Germanium Dichloride-Dioxane Complex1

[28595-67-7]  · C4H8Cl2GeO2  · Germanium Dichloride-Dioxane  · (MW 231.60)

(germylene precursor; Lewis acid catalyst; insertion reactions; cycloadditions and polymerizations)

Physical Data: mp 176-178 °C.

Solubility: slightly sol Et2O; sol THF.

Preparative Methods: a 100 mL flask equipped with a reflux condenser, nitrogen inlet, and gas outlet connected to a bubbling tower (for removing HCl) was charged with 21.8 g of germanium tetrachloride (0.102 mol), 18.7 mL of anhydrous 1,4-dioxane (0.220 mol), and 5 mL of hexane. To this solution at rt was slowly added 9.6 mL of 1,1,3,3-tetramethyldisiloxane (0.054 mol) through the condenser. The reaction mixture was heated at reflux for 8 h, cooled to rt, and filtered to remove a precipitated white solid via cannula. The solid was washed with three 20 mL portions of hexane, then dried in vacuo to give 14.5 g (63%) of the germanium dichloride-dioxane complex as a white solid.2

Handling, Storage, and Precautions: should be handled under nitrogen and stored in a refrigerator. Germanium is reputed to be of low toxicity. Use in a fume hood.

Germylene Precursor.

Germanium dichloride is a convenient starting material for the synthesis of germylenes with alkyl or heteroatom substituents, since the chloride ligands can be displaced by both lithium salts3 and organolithium reagents.4

Lewis Acid Catalyst.

Germanium dichloride behaves as a Lewis acid toward aldehydes, and activates the carbonyl group to 1,2-addition by nucleophiles. For example, it catalyzes intramolecular ene reactions, as in the quantitative conversion of citronellal to isopulegol.5 Germanium dichloride also catalyzes the conversion of aldehydes to b-keto esters with Ethyl Diazoacetate (see also Tin(II) Chloride) (eq 1).6 Finally, germanium dichloride has been used to promote self-condensation reactions with both carbonyl compounds and imines.7

Insertion Reactions.

Germanium dichloride can insert into hydrogen-halogen, carbon-halogen, metal-halogen, metal-hydride, and metal-metal bonds.1 Recently, it has been shown that germanium dichloride-dioxane reacts with aldehydes in the presence of alcohols to give a-alkoxygermanes.5 Similar products are obtained when GeCl2.dioxane is added to an acetal of a saturated aldehyde (eq 2). In both cases, the products of these insertion reactions were converted to more stable derivatives using n-Butyllithium, methyl Grignard, or Lithium Aluminum Hydride. Interestingly, the reaction of GeCl2.dioxane with a,b-unsaturated aldehydes and acetals leads to g-germyl enol ethers instead of a-alkoxygermanes (eq 3).8 These g-germyl enol ethers can be stereoselectively converted to tetrasubstituted tetrahydrofurans via reaction with aldehydes in the presence of Boron Trifluoride (eq 4).5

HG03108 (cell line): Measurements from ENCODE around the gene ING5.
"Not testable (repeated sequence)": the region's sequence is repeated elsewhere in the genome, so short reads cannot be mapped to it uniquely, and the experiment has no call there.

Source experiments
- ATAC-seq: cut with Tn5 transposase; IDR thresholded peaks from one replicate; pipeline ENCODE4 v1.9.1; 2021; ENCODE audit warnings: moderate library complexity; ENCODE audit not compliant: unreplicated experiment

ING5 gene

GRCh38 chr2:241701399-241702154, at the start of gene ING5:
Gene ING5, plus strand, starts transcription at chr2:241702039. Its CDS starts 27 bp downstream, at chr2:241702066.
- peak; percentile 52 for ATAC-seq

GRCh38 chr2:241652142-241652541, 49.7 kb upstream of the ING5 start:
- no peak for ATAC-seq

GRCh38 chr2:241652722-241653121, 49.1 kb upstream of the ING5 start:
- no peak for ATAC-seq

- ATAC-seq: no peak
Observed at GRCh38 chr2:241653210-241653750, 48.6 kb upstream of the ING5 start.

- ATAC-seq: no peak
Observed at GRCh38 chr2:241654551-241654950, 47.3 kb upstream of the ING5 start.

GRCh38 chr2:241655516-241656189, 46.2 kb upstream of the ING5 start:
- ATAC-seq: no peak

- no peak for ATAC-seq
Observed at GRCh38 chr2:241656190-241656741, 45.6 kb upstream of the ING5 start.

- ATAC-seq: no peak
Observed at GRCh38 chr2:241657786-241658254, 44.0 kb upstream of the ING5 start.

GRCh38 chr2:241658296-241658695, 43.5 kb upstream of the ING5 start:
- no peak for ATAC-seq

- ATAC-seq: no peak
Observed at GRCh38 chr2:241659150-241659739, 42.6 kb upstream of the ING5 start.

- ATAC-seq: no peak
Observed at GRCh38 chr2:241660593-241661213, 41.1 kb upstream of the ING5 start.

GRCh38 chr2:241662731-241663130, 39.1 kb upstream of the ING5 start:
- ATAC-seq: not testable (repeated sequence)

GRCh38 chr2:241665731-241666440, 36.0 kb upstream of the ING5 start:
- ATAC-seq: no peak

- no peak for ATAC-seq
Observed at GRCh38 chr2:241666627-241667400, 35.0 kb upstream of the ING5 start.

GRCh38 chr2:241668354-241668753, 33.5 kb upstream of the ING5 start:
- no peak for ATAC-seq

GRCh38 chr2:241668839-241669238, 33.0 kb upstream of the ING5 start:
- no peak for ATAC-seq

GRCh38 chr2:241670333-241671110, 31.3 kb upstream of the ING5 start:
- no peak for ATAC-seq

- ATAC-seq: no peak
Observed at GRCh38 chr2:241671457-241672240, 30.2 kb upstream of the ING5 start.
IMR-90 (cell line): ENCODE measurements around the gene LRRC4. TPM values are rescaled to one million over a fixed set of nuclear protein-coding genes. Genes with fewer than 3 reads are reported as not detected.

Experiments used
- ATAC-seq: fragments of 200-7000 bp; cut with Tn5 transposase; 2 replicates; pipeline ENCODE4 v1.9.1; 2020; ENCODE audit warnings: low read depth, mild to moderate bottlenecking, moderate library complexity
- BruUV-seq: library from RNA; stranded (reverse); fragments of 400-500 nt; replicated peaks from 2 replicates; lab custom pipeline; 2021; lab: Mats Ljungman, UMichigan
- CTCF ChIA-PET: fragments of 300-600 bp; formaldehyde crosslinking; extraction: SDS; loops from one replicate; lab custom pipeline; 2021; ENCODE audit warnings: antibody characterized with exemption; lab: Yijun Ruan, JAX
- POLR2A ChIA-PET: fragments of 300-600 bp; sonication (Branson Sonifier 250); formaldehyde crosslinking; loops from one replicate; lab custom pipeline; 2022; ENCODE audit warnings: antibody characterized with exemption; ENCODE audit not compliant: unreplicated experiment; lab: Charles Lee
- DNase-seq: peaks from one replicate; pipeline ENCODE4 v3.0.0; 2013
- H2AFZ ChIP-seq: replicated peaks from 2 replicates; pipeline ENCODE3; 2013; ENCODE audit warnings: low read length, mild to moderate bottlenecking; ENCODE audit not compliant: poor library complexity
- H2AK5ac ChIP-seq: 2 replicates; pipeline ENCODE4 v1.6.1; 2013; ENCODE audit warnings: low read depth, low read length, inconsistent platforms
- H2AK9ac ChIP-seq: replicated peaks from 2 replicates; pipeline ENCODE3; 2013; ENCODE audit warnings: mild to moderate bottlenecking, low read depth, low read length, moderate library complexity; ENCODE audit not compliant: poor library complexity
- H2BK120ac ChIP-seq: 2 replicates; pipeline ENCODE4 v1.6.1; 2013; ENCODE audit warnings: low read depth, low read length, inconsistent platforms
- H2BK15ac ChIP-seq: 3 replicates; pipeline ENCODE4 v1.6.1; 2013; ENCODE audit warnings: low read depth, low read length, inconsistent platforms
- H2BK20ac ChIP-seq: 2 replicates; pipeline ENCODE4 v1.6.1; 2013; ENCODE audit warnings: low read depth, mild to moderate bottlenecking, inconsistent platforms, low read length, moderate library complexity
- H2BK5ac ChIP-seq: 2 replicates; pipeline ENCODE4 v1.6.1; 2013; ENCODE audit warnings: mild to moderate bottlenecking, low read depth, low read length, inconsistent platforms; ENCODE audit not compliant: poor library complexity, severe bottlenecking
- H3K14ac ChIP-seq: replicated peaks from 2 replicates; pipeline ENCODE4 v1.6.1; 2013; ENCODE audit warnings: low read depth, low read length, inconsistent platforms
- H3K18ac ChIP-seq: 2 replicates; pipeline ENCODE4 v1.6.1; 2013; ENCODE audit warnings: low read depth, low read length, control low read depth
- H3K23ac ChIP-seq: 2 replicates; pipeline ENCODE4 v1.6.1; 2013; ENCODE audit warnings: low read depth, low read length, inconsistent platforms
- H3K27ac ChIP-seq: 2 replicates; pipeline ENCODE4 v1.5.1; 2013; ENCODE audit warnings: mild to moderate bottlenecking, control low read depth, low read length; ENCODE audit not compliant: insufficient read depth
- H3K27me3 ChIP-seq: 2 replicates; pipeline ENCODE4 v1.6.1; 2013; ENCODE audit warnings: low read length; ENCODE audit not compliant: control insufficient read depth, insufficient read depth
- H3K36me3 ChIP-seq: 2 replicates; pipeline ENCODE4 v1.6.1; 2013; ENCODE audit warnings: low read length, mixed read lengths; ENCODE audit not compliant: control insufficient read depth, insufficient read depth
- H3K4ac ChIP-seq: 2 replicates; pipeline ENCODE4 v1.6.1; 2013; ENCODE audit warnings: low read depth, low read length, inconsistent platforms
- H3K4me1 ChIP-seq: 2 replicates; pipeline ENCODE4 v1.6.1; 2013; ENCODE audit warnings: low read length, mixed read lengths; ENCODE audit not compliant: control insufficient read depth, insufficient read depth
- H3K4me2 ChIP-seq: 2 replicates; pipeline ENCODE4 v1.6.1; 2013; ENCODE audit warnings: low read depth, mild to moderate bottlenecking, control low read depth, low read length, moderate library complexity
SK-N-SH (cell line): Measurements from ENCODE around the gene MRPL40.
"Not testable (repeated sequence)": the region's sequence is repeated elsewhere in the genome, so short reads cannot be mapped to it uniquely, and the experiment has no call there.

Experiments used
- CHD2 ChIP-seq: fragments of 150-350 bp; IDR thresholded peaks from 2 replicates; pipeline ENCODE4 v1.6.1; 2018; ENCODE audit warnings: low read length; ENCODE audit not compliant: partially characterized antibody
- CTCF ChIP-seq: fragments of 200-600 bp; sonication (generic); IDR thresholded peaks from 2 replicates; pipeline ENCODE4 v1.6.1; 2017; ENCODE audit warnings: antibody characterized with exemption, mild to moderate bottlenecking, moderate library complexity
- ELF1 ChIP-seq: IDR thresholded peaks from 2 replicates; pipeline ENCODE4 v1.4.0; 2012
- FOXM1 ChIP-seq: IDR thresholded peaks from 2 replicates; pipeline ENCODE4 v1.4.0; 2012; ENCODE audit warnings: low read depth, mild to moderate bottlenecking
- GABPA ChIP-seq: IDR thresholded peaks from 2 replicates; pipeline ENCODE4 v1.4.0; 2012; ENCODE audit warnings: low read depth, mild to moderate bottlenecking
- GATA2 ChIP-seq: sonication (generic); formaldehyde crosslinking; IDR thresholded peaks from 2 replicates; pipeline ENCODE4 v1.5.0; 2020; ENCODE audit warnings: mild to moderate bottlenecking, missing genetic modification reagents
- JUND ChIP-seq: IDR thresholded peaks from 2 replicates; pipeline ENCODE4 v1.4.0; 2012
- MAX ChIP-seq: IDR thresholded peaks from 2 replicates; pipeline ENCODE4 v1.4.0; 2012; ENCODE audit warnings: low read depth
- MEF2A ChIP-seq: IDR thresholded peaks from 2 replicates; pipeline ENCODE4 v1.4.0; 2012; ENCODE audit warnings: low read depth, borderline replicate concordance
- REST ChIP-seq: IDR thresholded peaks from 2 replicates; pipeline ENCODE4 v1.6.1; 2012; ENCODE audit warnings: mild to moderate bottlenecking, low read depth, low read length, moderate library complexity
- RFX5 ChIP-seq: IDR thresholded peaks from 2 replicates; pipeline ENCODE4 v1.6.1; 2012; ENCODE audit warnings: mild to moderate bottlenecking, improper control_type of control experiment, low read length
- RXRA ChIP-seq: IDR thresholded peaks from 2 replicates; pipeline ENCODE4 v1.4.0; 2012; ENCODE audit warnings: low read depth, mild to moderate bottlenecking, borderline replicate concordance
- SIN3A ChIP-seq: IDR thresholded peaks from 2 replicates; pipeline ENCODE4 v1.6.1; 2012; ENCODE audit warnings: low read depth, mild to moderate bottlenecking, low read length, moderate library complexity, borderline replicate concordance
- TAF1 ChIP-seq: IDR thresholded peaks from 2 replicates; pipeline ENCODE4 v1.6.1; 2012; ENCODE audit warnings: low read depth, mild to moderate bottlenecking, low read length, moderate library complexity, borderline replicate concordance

Cycloadditions and Polymerizations.

Germanium dichloride reacts with alkenes, alkynes, and other unsaturated organic molecules to give organogermanium polymers.9 In the case of dienes, 1,4-cycloaddition products are obtained (eq 5).10

Related Reagents.

Allyltrimethylgermane; Ethyl Diazoacetate; Tin(II) Chloride; Trifluoromethanesulfonic Anhydride.


1. Satgé, J. PAC 1984, 56, 137; Riviere, P.; Riviere-Baudet, M.; Satge, J. In Comprehensive Organometallic Chemistry; Wilkinson, G.; Stone, F. G. A.; Abel, E. W., Eds.; Pergamon: New York, 1982; Vol 2, p 399; Nefedov, O. M.; Manakov, M. N. AG(E) 1966, 5, 1021.
2. Adapted from: Viktorov, N. A.; Gar, T. K.; Mironov, V. F. JGU, 1985, 55, 1208.
3. Examples involving alcohols: Meller, A.; Grabe, C. P. CB 1985, 118, 2020; amines: Herrmann, W. A.; Denk, M.; Behm, J.; Scherer, W.; Klingan, F. R.; Bock, H.; Solouki, B.; Wagner, M. AG(E) 1992, 31, 1485; Hitchcock, P. B.; Lappert, M. F.; Thorne, A. J. CC 1990, 1587; sulfides: Karsch, H. H.; Hollstein, M.; Müller, G., A. ZN(B) 1990, 45, 775; Pfeiffer, J.; Noltemeyer, M.; Müller, A. Z. Anorg. Allg. Chem. 1989, 572, 145; selenides: Du Mont, W. W.; Lange, L.; Pohl, S.; Saak, W. OM 1990, 9, 1395; pseudohalides: Onyszchuk, M.; Castel, A.; Riviere, P.; Satge, J. JOM 1986, 317, C35.
4. Karsch, H. H.; Baumgartner, G.; Gamper, S.; Lachmann, J.; Müller, G. CB 1992, 125, 1333. Lange, L.; Meyer, B.; Du Mont, W. W. JOM 1987, 329, C17.
5. Smith L. A.; Zhu, Q.; Roskamp, E. J. Unpublished results.
6. Holmquist, C. R.; Roskamp, E. J. JOC 1989, 54, 3258. Holmquist, C. R.; Roskamp, E. J. TL 1990, 31, 4991.
7. Mironov, V. F.; Gar, T. K. Organomet. Chem. Rev.(A) 1968, 3, 311.
8. Zhu, Q.; Roskamp, E. J. JOC 1992, 57, 5281.
9. Riviere, P.; Riviere-Baudet, M.; Satge, J. JOM 1975, 97, C37.
10. Mironov, V. F.; Gar, T. K. IZV 1966, 482.

Carrie A. Roskamp & Eric J. Roskamp

Northwestern University, Evanston, IL, USA



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